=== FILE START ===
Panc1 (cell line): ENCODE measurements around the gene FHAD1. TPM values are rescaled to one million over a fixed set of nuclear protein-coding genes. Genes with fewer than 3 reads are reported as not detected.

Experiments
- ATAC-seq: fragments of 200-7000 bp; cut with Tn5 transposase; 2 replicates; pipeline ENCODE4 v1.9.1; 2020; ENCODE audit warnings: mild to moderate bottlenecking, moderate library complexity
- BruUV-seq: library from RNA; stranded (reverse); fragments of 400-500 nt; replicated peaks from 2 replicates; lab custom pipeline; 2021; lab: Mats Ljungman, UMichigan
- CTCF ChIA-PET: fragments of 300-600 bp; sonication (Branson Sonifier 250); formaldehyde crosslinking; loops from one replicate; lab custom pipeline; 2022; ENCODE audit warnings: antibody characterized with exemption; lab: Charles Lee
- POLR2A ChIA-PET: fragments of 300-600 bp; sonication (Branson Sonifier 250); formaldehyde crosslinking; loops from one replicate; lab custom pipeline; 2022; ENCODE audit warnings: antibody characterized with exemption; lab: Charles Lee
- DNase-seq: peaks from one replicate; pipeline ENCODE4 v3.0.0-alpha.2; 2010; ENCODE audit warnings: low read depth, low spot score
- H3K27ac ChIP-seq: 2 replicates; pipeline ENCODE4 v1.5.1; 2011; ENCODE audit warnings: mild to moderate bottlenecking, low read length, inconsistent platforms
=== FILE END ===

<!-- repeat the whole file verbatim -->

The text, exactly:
Panc1 (cell line): ENCODE measurements around the gene FHAD1. TPM values are rescaled to one million over a fixed set of nuclear protein-coding genes. Genes with fewer than 3 reads are reported as not detected.

Experiments
- ATAC-seq: fragments of 200-7000 bp; cut with Tn5 transposase; 2 replicates; pipeline ENCODE4 v1.9.1; 2020; ENCODE audit warnings: mild to moderate bottlenecking, moderate library complexity
- BruUV-seq: library from RNA; stranded (reverse); fragments of 400-500 nt; replicated peaks from 2 replicates; lab custom pipeline; 2021; lab: Mats Ljungman, UMichigan
- CTCF ChIA-PET: fragments of 300-600 bp; sonication (Branson Sonifier 250); formaldehyde crosslinking; loops from one replicate; lab custom pipeline; 2022; ENCODE audit warnings: antibody characterized with exemption; lab: Charles Lee
- POLR2A ChIA-PET: fragments of 300-600 bp; sonication (Branson Sonifier 250); formaldehyde crosslinking; loops from one replicate; lab custom pipeline; 2022; ENCODE audit warnings: antibody characterized with exemption; lab: Charles Lee
- DNase-seq: peaks from one replicate; pipeline ENCODE4 v3.0.0-alpha.2; 2010; ENCODE audit warnings: low read depth, low spot score
- H3K27ac ChIP-seq: 2 replicates; pipeline ENCODE4 v1.5.1; 2011; ENCODE audit warnings: mild to moderate bottlenecking, low read length, inconsistent platforms